(c) Cherries without Air Drying                                  (d) Cherries with Air Drying

 

Figure 2. Air drying system developed for removing the excess moisture in fresh cherries.

 

Fruit quality determinations

 

Cherries were analyzed for five quality parameters at regular storage interval. Quality parameters evaluated were including weight loss, color, firmness, ˚Brix, and pH. Weight loss was determined by weighing the samples with digital balance (Startorious, MCL). Color and firmness measurement were performance in a subsample of ten cherries in each treatment. Color change of Chelan and Skeena cherries was measured in the skin with a tristimulus colorimeter (Color spectrophotometer CM-5, Konica Minolta) which provided CIE L (lightness), a (green to red) and b (blue to yellow) values. Fruit firmness was determined by measuring the force required to compress the fruit 2 mm using texture analyzer TA-TX2 equipped with a 3 mm diameter convex probe at a speed of 20 mm min -1 (Salato et al., 2013). Every fruit was measured on the equatorial plane and the registered forces were averaged and reported. Then the content on each bag was manually crushed to extract the cherries juice which was used for ˚Brix and pH determination by triplicate in each storage stage. Total soluble solid (TSS) expressed as ˚Brix were determined in each slurries by refractometry with han-held temperature-compensated digital refractometer (Refracto 30GS, Mettler Toledo). The pH values were measured by using a pH meter (Symphony B30PCI). The cherries were also examined visually for cracks and mold growth. Pedicel browning was also observed and expressed as the percentage of fruit with >30% stem surface discoloration.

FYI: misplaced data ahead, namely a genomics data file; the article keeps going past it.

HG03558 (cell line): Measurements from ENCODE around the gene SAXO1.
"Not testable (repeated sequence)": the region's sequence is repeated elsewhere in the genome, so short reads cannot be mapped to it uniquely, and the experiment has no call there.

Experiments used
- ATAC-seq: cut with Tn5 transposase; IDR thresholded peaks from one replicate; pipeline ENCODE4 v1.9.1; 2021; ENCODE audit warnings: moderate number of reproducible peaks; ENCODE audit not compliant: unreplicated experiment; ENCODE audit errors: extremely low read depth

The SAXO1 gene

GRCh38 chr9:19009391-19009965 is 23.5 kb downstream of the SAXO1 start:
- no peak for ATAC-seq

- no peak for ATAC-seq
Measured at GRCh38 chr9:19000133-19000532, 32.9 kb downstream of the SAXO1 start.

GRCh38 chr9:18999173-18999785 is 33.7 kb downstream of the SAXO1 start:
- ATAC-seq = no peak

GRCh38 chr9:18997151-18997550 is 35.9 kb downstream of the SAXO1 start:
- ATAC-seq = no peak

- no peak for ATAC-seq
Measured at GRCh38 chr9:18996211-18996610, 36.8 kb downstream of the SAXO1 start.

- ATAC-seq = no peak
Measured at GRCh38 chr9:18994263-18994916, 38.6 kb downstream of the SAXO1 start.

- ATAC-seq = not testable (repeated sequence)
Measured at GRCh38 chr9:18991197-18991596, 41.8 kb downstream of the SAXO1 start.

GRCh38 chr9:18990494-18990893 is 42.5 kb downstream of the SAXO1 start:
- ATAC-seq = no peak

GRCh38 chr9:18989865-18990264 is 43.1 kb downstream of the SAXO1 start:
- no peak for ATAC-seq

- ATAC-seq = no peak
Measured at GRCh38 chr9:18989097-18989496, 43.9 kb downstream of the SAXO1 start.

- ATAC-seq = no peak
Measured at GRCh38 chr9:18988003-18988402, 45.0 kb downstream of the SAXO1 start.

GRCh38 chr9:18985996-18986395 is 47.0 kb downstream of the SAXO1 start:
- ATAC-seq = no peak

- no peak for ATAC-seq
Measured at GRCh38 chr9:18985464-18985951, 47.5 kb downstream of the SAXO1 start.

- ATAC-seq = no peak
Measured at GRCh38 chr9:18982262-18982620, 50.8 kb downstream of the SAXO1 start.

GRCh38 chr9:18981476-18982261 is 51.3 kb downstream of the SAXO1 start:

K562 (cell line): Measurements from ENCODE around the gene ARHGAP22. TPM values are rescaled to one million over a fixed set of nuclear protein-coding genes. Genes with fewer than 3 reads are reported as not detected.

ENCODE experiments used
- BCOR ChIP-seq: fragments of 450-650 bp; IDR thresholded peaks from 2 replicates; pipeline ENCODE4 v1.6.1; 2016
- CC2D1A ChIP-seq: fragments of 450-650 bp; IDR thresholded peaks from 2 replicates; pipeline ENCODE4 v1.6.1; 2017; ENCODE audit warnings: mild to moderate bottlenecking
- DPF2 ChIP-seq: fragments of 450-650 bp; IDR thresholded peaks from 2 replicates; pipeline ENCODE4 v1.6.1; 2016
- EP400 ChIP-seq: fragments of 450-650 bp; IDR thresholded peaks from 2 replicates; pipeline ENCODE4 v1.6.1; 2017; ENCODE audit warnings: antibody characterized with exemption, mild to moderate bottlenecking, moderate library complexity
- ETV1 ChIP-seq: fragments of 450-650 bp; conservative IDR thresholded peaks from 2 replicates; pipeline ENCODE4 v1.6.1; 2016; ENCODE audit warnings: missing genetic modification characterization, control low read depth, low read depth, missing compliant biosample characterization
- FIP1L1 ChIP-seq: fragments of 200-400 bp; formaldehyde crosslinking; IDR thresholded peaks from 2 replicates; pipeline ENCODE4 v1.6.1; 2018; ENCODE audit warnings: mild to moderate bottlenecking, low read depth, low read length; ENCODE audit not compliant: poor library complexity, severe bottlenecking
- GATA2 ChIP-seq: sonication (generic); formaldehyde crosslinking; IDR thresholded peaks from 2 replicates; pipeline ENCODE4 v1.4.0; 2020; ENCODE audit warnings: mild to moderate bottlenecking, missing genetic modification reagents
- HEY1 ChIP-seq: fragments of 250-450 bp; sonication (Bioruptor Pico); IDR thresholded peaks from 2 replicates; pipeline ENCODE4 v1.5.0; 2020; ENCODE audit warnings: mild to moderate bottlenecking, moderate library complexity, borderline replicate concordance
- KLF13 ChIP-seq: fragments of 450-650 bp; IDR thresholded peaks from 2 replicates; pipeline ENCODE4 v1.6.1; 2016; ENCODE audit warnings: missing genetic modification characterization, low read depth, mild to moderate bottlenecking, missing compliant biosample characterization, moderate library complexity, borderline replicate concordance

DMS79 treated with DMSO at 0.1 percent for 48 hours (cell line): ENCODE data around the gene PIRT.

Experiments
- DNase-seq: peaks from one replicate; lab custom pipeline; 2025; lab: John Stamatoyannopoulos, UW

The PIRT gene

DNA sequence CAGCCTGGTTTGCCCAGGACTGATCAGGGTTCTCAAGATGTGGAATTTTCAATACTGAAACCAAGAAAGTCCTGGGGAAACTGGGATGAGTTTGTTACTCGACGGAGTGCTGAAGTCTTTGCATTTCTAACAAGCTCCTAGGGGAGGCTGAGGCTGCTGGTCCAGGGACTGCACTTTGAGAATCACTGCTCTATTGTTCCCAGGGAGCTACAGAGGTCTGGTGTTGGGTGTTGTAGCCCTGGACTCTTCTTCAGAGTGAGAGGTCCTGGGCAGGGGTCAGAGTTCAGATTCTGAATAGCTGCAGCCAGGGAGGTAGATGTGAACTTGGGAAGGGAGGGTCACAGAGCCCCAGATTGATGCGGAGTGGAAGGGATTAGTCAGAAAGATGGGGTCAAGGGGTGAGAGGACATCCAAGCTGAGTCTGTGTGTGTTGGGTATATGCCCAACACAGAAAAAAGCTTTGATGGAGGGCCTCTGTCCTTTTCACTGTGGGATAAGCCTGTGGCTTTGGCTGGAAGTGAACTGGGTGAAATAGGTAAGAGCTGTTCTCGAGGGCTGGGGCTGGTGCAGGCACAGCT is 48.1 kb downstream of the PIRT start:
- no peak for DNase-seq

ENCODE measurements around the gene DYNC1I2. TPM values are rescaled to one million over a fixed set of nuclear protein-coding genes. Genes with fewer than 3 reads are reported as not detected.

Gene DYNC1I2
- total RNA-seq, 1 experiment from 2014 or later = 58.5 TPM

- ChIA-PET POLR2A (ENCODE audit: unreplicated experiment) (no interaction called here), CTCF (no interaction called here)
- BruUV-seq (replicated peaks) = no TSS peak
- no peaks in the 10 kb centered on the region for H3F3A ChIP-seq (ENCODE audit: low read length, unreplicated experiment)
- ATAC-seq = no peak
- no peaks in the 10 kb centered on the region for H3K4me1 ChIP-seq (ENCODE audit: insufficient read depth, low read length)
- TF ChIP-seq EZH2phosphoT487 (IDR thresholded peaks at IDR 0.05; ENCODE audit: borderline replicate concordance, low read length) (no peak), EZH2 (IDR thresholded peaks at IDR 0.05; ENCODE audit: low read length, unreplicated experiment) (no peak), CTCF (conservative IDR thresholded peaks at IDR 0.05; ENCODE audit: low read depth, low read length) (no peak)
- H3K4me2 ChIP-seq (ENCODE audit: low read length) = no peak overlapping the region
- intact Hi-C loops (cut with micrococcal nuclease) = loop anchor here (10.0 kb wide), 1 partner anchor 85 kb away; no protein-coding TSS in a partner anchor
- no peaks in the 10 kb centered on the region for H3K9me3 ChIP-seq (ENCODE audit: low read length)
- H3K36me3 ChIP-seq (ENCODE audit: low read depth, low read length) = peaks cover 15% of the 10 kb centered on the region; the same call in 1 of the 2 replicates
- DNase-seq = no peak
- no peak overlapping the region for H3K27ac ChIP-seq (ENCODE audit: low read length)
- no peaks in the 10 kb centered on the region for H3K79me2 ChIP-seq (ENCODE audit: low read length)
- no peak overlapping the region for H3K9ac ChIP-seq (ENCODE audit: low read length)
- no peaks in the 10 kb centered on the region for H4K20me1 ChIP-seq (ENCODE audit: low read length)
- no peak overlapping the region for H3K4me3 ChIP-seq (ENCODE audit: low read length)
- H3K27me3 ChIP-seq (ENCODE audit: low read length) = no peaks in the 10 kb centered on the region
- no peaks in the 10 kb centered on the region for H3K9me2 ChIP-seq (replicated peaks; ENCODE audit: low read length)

RESULTS AND DISCUSSION